Despite the recent extension of the deadlines for the federal Term Asset-Backed Securities Loan Facility, or TALF, real estate finance experts are divided on whether the program will have any direct impact on New York City commercial real estate even after the program is expected to be up and running next month.
Since the Federal Reserve created the TALF program, it has not been used to finance any new commercial mortgage-backed securities pools yet, and experts said that was in part because the credit markets have improved in recent months.
“We are not seeing any impact” on loans secured by New York City properties, said Russell Schildkraut, a principal with financial advisory firm Ackman-Ziff Real Estate Group.
Some real estate investment trusts are preparing new CMBS pools with loans nationally, but not with New York City properties, insiders said.
One executive at an international bank, who requested anonymity, said he did not believe any deals with New York City assets would be completed before the June 30, 2010, deadline for TALF funding.
But others said that down the line New York City properties will be included in newly issued CMBS packages supported by the federal program.
“There will certainly be some… assets in the city that will be pooled into [CMBS] structures,” Enoch Lawrence, senior vice president of capital markets for CB Richard Ellis, said. But, he added: “It is a race against time.”
The number of delinquent securitized loans in the New York metro area was $1.1 billion in July, according to the most recent data from mortgage tracking firm Trepp, but is expected to rise higher next year as more loans mature, experts said.
Since the Federal Reserve announced in May 2009 that TALF would cover newly issued CMBS loans there have been no completed securitizations of new loan pools in the country using the program, according to the Federal Reserve. The program provides financing for the purchase of the highest rated, or triple A, CMBS bonds.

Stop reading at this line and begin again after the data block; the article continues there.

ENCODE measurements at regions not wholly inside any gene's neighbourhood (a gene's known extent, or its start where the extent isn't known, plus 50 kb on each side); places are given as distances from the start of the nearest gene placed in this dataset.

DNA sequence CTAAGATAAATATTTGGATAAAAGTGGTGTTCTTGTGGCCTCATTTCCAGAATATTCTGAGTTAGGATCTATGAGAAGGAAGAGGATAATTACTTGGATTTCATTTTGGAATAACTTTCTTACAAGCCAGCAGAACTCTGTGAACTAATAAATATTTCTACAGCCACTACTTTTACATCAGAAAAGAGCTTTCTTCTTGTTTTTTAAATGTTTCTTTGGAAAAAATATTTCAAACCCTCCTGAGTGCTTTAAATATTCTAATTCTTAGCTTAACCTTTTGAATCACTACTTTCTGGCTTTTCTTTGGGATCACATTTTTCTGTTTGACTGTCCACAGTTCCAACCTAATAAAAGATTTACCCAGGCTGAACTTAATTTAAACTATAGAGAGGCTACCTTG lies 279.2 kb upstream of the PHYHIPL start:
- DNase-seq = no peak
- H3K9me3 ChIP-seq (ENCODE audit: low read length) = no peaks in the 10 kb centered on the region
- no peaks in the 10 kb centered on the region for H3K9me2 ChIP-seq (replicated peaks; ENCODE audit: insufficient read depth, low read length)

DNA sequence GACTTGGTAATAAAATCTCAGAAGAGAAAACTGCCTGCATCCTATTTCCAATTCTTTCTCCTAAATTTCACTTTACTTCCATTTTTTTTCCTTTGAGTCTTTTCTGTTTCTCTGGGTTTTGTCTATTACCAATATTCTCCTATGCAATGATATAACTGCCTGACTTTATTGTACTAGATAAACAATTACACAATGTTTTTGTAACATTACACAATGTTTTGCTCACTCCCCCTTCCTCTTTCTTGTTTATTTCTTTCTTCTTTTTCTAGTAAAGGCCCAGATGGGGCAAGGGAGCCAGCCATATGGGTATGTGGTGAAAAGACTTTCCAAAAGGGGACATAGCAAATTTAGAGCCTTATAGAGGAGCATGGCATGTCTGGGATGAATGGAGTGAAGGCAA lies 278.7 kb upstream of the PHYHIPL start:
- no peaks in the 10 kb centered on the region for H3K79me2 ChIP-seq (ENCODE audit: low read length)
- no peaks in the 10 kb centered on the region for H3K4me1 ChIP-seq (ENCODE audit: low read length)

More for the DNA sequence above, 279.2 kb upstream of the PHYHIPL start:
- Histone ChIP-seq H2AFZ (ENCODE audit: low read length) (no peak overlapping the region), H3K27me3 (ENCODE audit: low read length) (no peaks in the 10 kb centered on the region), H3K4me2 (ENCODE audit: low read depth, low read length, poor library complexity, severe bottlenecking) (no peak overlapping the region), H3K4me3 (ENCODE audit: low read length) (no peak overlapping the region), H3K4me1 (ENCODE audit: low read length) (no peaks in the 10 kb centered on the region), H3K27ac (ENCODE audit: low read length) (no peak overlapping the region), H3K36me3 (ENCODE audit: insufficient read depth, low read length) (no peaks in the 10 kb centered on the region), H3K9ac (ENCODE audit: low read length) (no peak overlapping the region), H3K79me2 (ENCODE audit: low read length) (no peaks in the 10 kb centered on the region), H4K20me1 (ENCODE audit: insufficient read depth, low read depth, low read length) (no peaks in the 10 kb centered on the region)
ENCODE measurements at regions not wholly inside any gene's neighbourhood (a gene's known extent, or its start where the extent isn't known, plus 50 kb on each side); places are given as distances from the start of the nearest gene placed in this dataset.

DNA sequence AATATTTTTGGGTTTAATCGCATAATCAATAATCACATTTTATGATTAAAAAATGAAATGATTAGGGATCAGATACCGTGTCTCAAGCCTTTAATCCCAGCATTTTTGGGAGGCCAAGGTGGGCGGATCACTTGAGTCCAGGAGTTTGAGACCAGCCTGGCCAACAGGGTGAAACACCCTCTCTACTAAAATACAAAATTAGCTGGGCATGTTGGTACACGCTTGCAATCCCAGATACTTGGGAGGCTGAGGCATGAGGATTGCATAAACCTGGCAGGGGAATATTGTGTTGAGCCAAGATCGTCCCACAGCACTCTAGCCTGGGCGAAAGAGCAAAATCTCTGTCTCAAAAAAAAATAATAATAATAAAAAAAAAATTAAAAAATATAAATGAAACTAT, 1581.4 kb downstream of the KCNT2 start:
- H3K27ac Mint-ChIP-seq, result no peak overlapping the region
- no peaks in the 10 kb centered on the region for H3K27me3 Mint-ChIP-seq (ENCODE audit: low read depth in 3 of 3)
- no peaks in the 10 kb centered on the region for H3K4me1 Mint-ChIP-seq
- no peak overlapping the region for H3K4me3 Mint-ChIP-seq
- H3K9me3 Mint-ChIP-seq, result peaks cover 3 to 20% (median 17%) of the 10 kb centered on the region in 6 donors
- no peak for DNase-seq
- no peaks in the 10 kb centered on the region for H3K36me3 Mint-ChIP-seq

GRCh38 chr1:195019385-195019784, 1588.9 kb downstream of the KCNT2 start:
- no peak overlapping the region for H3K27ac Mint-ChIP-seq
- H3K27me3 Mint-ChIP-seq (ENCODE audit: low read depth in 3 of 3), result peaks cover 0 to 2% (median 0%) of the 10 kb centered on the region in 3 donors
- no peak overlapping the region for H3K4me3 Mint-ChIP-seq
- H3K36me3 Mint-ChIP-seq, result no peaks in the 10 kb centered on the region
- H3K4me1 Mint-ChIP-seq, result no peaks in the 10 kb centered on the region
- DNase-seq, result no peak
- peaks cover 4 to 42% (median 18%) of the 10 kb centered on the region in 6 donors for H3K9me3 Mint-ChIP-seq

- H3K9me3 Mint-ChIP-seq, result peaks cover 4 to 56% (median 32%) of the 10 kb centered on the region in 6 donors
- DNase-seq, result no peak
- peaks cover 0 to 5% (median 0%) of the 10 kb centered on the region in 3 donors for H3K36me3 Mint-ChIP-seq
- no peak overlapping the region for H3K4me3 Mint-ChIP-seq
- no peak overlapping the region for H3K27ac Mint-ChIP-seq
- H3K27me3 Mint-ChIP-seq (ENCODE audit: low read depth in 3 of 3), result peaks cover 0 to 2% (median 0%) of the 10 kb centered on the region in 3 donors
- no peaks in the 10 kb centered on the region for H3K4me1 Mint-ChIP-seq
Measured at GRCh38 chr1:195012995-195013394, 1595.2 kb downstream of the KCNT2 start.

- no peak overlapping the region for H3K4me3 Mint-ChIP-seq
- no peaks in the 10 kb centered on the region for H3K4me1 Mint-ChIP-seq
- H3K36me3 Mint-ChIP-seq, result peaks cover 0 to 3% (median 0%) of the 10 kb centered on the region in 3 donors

The Fed extended the TALF deadline for newly issued securities earlier this month until June 30, 2010, noting the complexities in creating securitized loan pools.
A central impediment to the use of TALF, experts said, is that because its goal is to stoke the CMBS market, it requires well-performing, income-producing properties, not troubled assets.
Broadly speaking, there are two types of potential users, but neither is rushing to do TALF-financed deals with New York City properties, Schildkraut said.
Larger-sized borrowers, such as real estate investment trusts, would likely not use TALF-financed structures because they can now borrow more cheaply through traditional channels for loans over $50 or $100 million. In addition, the real estate trusts would need to add large amounts of equity to reach the loan-to-value ratio required by TALF.
“The problem is that with the old CMBS, the loans are larger than most lenders would underwrite today,” said Harold Baker, president of Harold D. Baker & Company which structures real estate financing.
On the other hand, smaller loans under $50 million are having more luck getting loans from traditional portfolio lenders where it is cheaper and less complex, Schildkraut said.
But others foresee TALF being used in New York City lending as early as this year.
Hays Ellisen, a partner with law firm Katten Muchin Rosenman, and chair of the firm’s securitization practice, expected the federal program will have an impact after deals begin flowing, perhaps in September.
“There is wide agreement that TALF is a good thing,” he said. “I have clients who are commercial real estate investors who are interested in TALF.”